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June 5, 2024

Packrafting: Then and Now

Photos and Story by: Tyler Williams

My wife Lisa and I were a four days' bushwhack into the Canadian Rockies when we inflated our first packrafts. I had a sprained ankle and a persistent rash from the bear spray that went off in my pocket on day one. She was nursing a sore Achilles tendon. We were desperate to cease hiking. Still, we weren't overly confident in the "pool toys" that lay flaccid at our feet.

They were bright yellow with affixed Velcro-closure sprayskirts. The year was 2006. I'd only recently heard of the boats from my friend Bill Hatcher, who'd photographed Roman Dial's "Hell Biking" Alaska Range traverse a decade earlier. The technology sounded too good to be true for someone like me, who maintained an odd compulsion to drag his kayak to the most remote put-ins he could find.

Lisa and I were giddy with relief when we felt that first drift of current, suddenly making miles without the burden of our backpacks. We weaved delicately downstream, convinced that the little inflatables would pop at the slightest touch. So lightweight, how could they not?

Three days later we emerged from the Fraser River headwaters, boats intact. We'd touched things. We'd paddled class IV rapids. We'd packed-up our boats and portaged high around un-runnable gorges. I was sold on packrafting.

In a Paddler magazine story about that Fraser source to sea trip, I had to explain to readers what packrafts were. Eighteen years later, no such explanations are necessary.

Paddler Magazine Cover

First Packrafts in the Canadian Rockies

"Packraft" is now a familiar term in the backcountry lexicon. There are manufacturers around the world. There's been a friggin' movie made about Sheri and Thor and the development of the sport. And Alpacka is still preeminent, developing designs for every use, including boats that even handle class V whitewater. In 2006, I didn't see any of that coming.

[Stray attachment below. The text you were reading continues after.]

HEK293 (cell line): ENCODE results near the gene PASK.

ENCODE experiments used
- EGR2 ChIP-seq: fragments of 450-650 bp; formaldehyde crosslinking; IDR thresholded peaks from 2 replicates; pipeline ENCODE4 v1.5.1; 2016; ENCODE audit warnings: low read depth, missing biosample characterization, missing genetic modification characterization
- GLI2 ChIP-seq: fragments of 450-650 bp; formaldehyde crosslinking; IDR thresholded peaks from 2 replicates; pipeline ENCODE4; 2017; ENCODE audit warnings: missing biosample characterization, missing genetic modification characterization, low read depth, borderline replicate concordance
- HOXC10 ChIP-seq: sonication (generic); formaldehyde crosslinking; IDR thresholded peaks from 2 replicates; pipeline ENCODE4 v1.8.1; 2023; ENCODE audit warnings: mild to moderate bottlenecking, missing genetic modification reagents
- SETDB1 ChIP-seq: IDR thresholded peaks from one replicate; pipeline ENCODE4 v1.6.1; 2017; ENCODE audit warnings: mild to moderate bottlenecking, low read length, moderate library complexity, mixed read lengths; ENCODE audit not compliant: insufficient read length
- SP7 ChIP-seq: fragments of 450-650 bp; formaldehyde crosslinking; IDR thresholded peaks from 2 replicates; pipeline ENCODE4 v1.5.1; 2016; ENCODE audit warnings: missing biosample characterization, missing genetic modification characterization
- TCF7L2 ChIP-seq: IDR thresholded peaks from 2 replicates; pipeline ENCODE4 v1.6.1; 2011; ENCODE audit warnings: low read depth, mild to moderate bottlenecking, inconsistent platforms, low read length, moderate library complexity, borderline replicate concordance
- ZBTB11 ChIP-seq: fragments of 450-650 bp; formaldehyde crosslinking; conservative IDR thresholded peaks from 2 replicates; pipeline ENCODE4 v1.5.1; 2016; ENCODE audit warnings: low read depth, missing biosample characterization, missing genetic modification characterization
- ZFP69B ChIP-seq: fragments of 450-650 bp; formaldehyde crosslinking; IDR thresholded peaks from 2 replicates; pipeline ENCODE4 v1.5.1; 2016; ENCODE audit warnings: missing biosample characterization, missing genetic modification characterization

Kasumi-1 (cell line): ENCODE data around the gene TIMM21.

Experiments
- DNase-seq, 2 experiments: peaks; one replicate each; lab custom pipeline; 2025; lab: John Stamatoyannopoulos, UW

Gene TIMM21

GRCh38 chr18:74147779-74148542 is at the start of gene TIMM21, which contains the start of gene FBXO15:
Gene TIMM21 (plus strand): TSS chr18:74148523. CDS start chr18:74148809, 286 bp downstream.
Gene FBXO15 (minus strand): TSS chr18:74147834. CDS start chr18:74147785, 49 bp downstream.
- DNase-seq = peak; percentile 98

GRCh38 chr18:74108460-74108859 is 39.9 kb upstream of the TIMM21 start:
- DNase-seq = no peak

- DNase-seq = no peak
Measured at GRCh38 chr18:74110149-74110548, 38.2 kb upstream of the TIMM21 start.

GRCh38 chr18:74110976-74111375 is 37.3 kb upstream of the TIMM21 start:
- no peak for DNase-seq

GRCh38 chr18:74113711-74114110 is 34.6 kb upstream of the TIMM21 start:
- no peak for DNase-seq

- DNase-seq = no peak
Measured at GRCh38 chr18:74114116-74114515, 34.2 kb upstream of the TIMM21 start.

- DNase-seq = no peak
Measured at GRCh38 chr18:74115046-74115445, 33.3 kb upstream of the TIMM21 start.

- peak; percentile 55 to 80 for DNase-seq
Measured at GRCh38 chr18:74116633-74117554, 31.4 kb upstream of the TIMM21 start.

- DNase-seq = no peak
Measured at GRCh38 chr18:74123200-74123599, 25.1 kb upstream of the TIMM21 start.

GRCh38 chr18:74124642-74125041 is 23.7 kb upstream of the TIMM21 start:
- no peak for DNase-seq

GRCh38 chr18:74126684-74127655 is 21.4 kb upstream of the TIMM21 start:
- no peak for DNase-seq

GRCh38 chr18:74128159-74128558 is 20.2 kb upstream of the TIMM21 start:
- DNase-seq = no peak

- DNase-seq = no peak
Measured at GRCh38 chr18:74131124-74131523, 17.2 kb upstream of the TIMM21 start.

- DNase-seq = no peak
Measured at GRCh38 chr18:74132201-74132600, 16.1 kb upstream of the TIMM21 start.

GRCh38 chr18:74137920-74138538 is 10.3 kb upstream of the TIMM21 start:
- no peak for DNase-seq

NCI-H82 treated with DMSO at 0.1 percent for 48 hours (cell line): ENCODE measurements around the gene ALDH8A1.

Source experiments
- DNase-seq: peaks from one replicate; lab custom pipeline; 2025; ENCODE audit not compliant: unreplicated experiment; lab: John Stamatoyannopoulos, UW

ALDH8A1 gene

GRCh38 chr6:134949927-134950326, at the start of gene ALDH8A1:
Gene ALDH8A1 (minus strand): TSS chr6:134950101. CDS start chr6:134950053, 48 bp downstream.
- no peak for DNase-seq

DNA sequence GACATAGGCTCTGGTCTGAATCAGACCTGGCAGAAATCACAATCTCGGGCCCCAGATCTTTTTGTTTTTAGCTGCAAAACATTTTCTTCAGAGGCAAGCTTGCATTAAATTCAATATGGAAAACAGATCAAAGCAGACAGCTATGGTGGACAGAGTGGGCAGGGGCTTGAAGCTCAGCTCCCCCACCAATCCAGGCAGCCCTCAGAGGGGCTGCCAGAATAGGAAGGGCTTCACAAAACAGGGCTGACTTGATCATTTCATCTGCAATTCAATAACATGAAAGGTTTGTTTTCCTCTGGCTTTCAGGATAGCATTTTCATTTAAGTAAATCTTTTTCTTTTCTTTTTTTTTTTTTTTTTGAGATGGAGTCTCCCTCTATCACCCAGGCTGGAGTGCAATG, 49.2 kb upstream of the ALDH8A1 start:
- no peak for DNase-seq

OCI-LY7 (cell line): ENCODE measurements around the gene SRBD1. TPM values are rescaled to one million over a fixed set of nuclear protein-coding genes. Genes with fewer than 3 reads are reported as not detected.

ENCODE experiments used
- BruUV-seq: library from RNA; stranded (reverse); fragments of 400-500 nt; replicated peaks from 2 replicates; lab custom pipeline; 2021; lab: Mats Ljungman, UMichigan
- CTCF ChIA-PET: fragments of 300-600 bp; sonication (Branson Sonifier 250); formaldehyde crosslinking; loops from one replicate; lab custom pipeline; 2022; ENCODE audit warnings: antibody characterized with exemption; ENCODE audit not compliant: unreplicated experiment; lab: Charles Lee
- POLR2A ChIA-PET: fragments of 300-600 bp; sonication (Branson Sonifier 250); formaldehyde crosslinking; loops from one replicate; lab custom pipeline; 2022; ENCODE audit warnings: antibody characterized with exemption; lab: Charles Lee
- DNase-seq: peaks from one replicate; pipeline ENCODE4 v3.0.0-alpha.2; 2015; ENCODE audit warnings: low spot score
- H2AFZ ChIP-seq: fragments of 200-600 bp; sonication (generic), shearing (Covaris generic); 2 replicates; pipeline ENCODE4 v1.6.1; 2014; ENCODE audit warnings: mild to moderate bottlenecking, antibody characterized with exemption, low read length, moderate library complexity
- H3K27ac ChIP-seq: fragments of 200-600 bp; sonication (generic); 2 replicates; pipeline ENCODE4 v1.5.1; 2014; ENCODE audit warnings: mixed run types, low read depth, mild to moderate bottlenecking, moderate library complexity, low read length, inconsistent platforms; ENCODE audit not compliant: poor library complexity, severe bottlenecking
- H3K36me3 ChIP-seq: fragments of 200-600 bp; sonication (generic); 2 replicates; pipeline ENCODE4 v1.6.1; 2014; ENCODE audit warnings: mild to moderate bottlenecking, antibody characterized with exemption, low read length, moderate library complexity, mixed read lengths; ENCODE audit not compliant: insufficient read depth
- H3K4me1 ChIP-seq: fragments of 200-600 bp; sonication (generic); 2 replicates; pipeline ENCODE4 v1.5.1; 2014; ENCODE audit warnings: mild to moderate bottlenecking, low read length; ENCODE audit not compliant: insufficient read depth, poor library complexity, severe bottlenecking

What I viewed as a novelty craft for wilderness freaks like myself expanded to an essential boat of utilitarian purpose. I've used my packraft as a low water season-extender, a salmon-survey tool, a piece of checked baggage instead of an oversize kayak on international flights, a loaner boat for novice paddlers on log-strewn streams that would be suicidal in anything else. It seems like I find a new use for my packraft every season.

Frank Church - Selway Bitteroot traverse 2013

Over the last few years, I spent a lot of time in Phoenix, Arizona, caring for my elderly mom. She thought my Alpacka was amazing too, as I repeatedly explained how they worked, "See this zipper, mom? My sleeping bag actually goes inside the boat…" Morning escapes to the lower Salt and Gila Rivers were hardly wilderness first descents, but they were probably more important in the long run.

Mom passed on 22 months ago. For me, that means it's time to get back to my packrafting roots, hiking far into the misty mountains to float on pure, wild water.

Yellowstone source - Thorofare Creek

I'll be exploring the source of the Yukon River this spring with my third Alpacka. My second boat—a blue Yak—got me down the sources of the Yellowstone, Green, Snake, Salmon; across vast Arctic landscapes and over hissing wave-trains in the Alaska Range. I can only hope that my new boat—an Expedition—will be as prolific, but who knows. The march of time refuses to slow down and I'm not sure I can keep pace. But endurance is manifest in Alpacka boats. Lisa and I still use our original yellow models, even though they should probably be in a museum since we had them signed a few years ago by the father of the sport, Dick Griffith. As he wrote his legendary name on the silky yellow tubes, he chided; "doesn't look like you've used these things very much." Oh we've used them, sir Griffith, it's just that they keep going. And as long as I'm able, so shall I.

More About Tyler

Tyler Williams is a lifelong adventurer. Check out his full bio here. He and his wife Lisa Gelczis own and operate Funhog Press in Flagstaff, Arizona. They are dedicated to the production of quality adventure guides, offering accurate information and honest perspectives in their work. Check out some of his published works and check out more of his adventures here.

Photo Credit: Hero image by Huw Oliver